Surface weather map for May 9, 1977, shows a strong low-pressure system along the East Coast and associated precipitation. Map Credit- NOAA Central Library (Daily Weather Maps).
With leaves on the trees and heavy wet snow falling all you had to do was add significant wind to create havoc with trees falling on power lines all over.
From a Jewish resistance leader’s compass in Israel to a fortified island off France, artifacts and places recall a planet in conflict.
By Maryellen Kennedy Duckett PUBLISHED May 6, 2020
The Collings Foundation restores and exhibits historic aircraft, such as Lockheed’s P-38 Lightning, used by the U.S. in aerial combat and reconnaissance missions during World War II.Photograph by SCOTT SLOCUM, AERO MEDIA GROUP
A version of this story appears in the June 2020 issue of National Geographic magazine.
The planet’s deadliest conflict officially came to a close 75 years ago, on September 2, 1945, when Japan formally surrendered during a solemn ceremony in Tokyo Bay aboard the U.S.S. Missouri. Germany had signed an unconditional surrender document on May 7 of that year. Here are five ways to commemorate the end of World War II—while at home and on future travels.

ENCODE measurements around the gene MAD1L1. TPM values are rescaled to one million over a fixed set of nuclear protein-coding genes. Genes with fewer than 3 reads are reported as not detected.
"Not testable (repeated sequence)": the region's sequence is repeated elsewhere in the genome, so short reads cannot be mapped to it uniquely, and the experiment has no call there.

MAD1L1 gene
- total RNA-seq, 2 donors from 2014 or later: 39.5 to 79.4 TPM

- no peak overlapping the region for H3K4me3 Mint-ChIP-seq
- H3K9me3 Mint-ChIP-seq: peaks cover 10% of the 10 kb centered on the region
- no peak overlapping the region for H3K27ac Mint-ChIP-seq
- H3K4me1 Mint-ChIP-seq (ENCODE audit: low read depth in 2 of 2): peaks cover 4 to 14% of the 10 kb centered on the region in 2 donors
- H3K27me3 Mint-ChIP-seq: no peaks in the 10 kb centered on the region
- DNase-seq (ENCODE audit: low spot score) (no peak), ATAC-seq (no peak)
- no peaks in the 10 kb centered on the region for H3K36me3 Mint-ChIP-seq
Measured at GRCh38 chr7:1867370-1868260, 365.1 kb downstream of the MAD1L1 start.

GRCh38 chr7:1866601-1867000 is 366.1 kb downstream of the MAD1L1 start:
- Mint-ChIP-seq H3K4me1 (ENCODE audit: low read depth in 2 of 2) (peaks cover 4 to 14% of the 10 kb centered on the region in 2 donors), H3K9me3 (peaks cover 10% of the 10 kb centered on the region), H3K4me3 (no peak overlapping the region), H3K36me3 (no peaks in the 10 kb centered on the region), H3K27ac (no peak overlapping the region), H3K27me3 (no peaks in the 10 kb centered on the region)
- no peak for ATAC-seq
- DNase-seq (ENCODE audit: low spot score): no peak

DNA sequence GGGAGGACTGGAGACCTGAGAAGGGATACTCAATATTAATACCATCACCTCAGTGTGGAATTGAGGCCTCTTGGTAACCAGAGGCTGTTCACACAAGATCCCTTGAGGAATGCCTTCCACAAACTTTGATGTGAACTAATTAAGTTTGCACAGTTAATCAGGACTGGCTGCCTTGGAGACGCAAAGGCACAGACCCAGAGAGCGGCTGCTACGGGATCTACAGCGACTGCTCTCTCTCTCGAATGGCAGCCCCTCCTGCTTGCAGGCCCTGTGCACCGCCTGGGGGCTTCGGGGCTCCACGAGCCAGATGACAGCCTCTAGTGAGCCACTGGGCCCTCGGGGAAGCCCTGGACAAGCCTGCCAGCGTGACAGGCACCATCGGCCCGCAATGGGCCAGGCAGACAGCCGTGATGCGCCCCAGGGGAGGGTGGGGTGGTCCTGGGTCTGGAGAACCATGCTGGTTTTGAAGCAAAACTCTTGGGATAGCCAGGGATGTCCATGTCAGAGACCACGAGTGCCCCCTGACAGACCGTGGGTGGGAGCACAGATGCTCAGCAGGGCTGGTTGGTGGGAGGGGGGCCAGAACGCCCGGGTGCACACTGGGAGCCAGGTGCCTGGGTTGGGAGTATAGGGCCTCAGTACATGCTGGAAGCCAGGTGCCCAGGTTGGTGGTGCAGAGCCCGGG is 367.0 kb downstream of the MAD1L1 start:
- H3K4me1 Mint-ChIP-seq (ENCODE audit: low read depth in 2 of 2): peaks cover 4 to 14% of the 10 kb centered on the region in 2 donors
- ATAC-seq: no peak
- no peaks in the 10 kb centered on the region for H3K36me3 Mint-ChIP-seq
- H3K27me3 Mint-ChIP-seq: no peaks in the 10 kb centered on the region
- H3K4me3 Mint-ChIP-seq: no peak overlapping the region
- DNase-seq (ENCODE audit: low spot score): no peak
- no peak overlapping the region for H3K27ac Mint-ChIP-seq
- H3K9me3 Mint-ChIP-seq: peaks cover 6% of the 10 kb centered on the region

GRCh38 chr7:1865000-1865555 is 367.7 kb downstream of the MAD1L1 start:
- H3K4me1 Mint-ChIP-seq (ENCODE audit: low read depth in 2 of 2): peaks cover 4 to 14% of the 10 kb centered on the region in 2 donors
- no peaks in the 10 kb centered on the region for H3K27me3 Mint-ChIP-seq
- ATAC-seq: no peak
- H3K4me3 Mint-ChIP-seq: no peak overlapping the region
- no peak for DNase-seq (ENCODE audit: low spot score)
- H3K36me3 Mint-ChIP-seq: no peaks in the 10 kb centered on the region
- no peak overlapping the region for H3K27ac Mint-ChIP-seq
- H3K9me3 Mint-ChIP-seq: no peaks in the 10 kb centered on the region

The nonprofit Collings Foundation maintains a fleet of historic aircraft, such as the WWII-era Lockheed P-38 Lightning (shown above), that tours museums and air shows around the United States. For more than 30 years, its Wings of Freedom Tour has touched down at various airports to honor veterans and exhibit restored fliers. During these events, history buffs can even take the controls—along with an instructor—and soar into the skies aboard a P-51 Mustang fighter plane. null
Hundreds of bunkers, tunnels, and other eerie remnants of Hitler’s defensive Atlantic Wall dot the Channel Islands, an archipelago in the English Channel off the coast of Normandy, France. On Alderney, visitors can see the observation tower called the Odeon and hike the Bibette Head Trail to explore some of the best-preserved German strongholds. A memorial pays tribute to the slave laborers, from places such as Poland, Russia, and Spain, who helped build the fortifications and died on the island.
The Odeon observation tower is one of the many fortifications that were built on Alderney, part of the Channel Islands, during the German occupation.Photograph by ALDERNEYMAN/ALAMY STOCK PHOTO
At Jerusalem’s Yad Vashem, the World Holocaust Remembrance Center, learn about the Jewish partisans who carried out attacks on the Nazis in German-occupied Europe. Recent additions to the collection include a compass used by Jewish resistance leader Shlomo Brandt during covert operations run from a forest where he found refuge after fleeing the Vilna Ghetto, in what is now Lithuania. The center also houses a large online photo archive of Jewish life before, during, and after the war.
Yad Vashem, in Jerusalem, preserves compasses and whistles that belonged to Jewish partisan Shlomo Brandt.Photograph from YAD VASHEM ARTIFACTS COLLECTION, COURTESY IKA BRANDT, REUT, ISRAEL